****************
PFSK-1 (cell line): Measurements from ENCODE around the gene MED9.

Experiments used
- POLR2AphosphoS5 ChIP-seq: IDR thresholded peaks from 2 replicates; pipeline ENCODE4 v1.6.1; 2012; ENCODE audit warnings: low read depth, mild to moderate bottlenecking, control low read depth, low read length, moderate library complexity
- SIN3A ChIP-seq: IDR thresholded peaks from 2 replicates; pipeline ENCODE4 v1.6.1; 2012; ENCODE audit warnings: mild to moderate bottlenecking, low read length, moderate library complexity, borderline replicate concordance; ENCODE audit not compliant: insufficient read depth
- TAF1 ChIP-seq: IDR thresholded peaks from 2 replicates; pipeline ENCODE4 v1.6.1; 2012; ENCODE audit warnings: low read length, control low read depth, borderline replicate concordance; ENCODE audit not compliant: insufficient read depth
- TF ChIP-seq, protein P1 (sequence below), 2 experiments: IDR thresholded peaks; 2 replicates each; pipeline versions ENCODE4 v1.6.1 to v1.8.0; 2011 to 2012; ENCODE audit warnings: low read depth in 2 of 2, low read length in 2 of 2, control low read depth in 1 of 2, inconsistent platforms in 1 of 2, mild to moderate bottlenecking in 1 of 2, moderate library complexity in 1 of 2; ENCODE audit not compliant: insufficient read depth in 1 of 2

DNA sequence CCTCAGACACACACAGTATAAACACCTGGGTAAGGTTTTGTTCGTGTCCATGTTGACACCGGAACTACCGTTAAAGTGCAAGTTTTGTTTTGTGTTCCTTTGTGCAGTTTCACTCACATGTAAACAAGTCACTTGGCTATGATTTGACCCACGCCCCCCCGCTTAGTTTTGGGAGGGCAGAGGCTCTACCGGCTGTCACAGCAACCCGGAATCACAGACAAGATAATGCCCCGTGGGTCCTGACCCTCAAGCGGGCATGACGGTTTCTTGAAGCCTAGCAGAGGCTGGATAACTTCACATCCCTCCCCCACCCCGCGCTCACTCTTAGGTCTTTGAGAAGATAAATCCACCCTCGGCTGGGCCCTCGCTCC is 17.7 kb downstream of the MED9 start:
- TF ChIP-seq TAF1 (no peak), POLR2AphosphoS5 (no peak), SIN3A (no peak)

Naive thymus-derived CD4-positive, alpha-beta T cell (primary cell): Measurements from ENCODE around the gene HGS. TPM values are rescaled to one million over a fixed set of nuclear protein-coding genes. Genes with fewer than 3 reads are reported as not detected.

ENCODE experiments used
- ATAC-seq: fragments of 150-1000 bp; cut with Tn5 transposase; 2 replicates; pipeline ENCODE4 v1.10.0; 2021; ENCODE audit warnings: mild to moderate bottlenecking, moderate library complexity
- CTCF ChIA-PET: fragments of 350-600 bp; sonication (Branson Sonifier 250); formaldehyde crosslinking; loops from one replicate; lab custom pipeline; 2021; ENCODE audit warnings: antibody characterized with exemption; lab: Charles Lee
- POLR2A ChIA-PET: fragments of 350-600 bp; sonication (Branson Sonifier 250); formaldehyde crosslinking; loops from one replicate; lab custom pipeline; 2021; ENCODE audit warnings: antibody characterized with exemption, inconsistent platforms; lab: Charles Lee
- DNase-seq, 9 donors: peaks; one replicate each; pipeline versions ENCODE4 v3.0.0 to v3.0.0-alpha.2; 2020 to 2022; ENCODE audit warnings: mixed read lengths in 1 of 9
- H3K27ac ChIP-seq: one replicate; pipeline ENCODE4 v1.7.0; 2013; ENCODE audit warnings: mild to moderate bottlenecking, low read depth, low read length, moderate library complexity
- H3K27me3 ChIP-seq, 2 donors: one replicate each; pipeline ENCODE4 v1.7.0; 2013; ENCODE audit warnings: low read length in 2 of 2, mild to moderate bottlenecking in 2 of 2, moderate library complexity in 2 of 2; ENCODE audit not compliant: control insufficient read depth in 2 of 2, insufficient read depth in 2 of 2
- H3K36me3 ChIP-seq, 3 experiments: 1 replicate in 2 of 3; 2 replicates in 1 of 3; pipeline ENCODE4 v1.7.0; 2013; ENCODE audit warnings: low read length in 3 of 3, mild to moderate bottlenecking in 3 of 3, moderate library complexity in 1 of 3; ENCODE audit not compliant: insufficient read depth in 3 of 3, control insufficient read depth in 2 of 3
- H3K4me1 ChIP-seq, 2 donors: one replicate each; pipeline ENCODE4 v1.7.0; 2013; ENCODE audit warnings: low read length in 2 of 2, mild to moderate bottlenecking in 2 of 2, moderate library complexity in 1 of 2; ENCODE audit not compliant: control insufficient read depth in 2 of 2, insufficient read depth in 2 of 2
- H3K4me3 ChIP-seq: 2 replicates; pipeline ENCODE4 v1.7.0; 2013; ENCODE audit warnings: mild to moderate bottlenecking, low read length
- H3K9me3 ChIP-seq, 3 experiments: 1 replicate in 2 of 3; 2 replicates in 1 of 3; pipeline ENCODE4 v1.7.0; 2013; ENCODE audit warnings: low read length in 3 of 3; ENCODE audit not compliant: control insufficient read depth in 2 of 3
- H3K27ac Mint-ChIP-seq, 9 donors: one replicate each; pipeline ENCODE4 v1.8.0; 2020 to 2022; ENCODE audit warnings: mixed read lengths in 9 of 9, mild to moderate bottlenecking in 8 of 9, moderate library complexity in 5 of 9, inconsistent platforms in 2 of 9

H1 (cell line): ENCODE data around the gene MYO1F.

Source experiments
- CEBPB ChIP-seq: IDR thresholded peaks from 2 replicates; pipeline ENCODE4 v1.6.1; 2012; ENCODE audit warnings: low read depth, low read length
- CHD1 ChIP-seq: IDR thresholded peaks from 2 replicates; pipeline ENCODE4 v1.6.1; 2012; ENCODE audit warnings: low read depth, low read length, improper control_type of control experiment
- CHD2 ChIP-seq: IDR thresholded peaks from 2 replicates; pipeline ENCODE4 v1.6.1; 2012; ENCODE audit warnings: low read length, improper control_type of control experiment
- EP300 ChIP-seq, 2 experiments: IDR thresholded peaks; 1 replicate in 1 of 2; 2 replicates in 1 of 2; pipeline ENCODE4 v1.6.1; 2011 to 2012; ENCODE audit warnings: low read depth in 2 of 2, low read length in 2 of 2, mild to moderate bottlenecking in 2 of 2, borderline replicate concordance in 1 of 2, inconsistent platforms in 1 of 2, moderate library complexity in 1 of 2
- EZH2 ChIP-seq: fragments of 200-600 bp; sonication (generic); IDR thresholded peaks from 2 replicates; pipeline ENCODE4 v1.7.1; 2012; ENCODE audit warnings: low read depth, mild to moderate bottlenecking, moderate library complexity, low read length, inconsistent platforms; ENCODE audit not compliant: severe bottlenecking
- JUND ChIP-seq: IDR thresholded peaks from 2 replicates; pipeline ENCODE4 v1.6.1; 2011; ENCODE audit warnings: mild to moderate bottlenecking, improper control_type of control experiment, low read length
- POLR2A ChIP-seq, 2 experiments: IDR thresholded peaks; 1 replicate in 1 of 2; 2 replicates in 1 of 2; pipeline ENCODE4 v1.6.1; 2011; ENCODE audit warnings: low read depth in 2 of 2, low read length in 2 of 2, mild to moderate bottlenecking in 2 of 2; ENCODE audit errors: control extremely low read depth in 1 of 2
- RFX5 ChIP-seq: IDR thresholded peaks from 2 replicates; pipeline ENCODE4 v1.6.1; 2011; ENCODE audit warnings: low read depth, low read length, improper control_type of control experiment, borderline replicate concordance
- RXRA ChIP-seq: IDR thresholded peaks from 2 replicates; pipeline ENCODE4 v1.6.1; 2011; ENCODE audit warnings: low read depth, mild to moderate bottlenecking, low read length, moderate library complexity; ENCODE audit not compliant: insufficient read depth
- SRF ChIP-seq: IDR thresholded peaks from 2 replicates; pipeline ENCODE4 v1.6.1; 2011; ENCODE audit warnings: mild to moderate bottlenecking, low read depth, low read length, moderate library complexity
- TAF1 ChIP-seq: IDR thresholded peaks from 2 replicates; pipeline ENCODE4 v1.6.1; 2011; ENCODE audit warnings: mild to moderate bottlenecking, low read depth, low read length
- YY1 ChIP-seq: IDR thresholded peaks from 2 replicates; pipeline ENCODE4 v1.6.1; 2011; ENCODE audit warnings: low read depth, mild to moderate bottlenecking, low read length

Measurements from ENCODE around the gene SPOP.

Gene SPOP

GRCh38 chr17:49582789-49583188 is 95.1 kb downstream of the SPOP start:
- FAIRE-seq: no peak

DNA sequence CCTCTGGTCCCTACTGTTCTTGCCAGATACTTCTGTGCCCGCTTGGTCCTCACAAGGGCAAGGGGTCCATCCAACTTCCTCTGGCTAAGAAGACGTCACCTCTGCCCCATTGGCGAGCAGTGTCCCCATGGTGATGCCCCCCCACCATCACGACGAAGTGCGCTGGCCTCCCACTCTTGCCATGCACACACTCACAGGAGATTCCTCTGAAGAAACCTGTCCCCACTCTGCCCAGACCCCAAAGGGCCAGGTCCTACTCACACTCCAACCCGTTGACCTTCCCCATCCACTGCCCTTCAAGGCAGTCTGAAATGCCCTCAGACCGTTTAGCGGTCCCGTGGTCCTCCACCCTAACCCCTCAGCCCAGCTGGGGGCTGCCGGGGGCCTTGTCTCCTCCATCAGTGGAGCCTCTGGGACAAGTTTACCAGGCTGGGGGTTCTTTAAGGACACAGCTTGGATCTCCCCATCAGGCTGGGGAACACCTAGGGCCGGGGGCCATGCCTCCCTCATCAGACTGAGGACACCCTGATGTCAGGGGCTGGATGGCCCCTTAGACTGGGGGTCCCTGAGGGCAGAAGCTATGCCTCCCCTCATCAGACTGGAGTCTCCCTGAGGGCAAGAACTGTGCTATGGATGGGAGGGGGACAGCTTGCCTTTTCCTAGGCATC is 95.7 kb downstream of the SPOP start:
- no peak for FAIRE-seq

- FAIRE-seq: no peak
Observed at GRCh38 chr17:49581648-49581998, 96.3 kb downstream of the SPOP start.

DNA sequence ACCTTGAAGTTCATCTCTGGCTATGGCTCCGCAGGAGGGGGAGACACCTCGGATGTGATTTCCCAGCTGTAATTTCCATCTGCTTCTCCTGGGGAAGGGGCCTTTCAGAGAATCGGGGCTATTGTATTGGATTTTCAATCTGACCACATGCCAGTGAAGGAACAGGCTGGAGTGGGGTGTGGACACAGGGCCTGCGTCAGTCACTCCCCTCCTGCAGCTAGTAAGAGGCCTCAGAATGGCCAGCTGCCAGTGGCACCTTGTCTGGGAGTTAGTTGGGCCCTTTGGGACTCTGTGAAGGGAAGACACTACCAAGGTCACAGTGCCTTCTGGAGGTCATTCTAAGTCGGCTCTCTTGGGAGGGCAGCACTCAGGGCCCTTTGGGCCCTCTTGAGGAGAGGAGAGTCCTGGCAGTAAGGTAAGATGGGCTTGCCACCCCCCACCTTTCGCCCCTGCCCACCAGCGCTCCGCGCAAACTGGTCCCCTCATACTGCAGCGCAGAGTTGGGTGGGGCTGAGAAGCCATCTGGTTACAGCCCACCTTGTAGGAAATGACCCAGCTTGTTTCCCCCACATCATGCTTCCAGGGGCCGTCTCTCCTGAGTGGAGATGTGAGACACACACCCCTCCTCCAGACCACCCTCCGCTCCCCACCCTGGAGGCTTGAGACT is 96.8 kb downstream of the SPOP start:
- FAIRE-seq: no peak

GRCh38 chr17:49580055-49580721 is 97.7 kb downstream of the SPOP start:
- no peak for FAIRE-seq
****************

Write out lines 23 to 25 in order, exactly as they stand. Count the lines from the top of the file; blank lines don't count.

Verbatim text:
Source experiments
- CEBPB ChIP-seq: IDR thresholded peaks from 2 replicates; pipeline ENCODE4 v1.6.1; 2012; ENCODE audit warnings: low read depth, low read length
- CHD1 ChIP-seq: IDR thresholded peaks from 2 replicates; pipeline ENCODE4 v1.6.1; 2012; ENCODE audit warnings: low read depth, low read length, improper control_type of control experiment